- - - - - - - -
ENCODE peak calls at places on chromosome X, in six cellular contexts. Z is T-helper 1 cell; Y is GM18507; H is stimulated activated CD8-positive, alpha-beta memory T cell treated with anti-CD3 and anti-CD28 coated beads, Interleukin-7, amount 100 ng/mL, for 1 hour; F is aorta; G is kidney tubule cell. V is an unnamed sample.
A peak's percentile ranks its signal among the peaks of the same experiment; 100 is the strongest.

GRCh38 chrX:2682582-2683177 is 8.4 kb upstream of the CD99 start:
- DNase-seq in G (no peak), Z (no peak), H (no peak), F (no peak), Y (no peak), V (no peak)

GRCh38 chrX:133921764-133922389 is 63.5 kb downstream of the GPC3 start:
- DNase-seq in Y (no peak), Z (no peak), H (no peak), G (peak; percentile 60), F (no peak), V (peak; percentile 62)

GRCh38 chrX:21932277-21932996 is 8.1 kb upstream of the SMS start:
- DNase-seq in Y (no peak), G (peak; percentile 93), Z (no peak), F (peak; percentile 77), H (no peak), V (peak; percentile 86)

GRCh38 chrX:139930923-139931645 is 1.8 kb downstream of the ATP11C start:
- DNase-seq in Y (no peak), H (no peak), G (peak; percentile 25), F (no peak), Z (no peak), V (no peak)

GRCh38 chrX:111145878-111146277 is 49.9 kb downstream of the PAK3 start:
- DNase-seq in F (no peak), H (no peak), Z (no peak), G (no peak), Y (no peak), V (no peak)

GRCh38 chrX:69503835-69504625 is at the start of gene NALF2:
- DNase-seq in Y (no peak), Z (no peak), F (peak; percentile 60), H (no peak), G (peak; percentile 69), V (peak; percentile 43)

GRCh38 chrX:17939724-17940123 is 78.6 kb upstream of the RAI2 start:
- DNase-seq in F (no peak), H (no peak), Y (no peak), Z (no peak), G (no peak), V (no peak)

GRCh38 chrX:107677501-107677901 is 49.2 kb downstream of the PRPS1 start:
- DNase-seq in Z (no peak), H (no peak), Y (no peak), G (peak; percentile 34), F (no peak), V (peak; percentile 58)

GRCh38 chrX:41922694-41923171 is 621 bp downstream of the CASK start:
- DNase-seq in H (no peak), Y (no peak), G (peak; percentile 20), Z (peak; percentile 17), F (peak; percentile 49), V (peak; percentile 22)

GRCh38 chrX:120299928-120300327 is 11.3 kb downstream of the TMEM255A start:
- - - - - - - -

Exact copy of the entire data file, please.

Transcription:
ENCODE peak calls at places on chromosome X, in six cellular contexts. Z is T-helper 1 cell; Y is GM18507; H is stimulated activated CD8-positive, alpha-beta memory T cell treated with anti-CD3 and anti-CD28 coated beads, Interleukin-7, amount 100 ng/mL, for 1 hour; F is aorta; G is kidney tubule cell. V is an unnamed sample.
A peak's percentile ranks its signal among the peaks of the same experiment; 100 is the strongest.

GRCh38 chrX:2682582-2683177 is 8.4 kb upstream of the CD99 start:
- DNase-seq in G (no peak), Z (no peak), H (no peak), F (no peak), Y (no peak), V (no peak)

GRCh38 chrX:133921764-133922389 is 63.5 kb downstream of the GPC3 start:
- DNase-seq in Y (no peak), Z (no peak), H (no peak), G (peak; percentile 60), F (no peak), V (peak; percentile 62)

GRCh38 chrX:21932277-21932996 is 8.1 kb upstream of the SMS start:
- DNase-seq in Y (no peak), G (peak; percentile 93), Z (no peak), F (peak; percentile 77), H (no peak), V (peak; percentile 86)

GRCh38 chrX:139930923-139931645 is 1.8 kb downstream of the ATP11C start:
- DNase-seq in Y (no peak), H (no peak), G (peak; percentile 25), F (no peak), Z (no peak), V (no peak)

GRCh38 chrX:111145878-111146277 is 49.9 kb downstream of the PAK3 start:
- DNase-seq in F (no peak), H (no peak), Z (no peak), G (no peak), Y (no peak), V (no peak)

GRCh38 chrX:69503835-69504625 is at the start of gene NALF2:
- DNase-seq in Y (no peak), Z (no peak), F (peak; percentile 60), H (no peak), G (peak; percentile 69), V (peak; percentile 43)

GRCh38 chrX:17939724-17940123 is 78.6 kb upstream of the RAI2 start:
- DNase-seq in F (no peak), H (no peak), Y (no peak), Z (no peak), G (no peak), V (no peak)

GRCh38 chrX:107677501-107677901 is 49.2 kb downstream of the PRPS1 start:
- DNase-seq in Z (no peak), H (no peak), Y (no peak), G (peak; percentile 34), F (no peak), V (peak; percentile 58)

GRCh38 chrX:41922694-41923171 is 621 bp downstream of the CASK start:
- DNase-seq in H (no peak), Y (no peak), G (peak; percentile 20), Z (peak; percentile 17), F (peak; percentile 49), V (peak; percentile 22)

GRCh38 chrX:120299928-120300327 is 11.3 kb downstream of the TMEM255A start: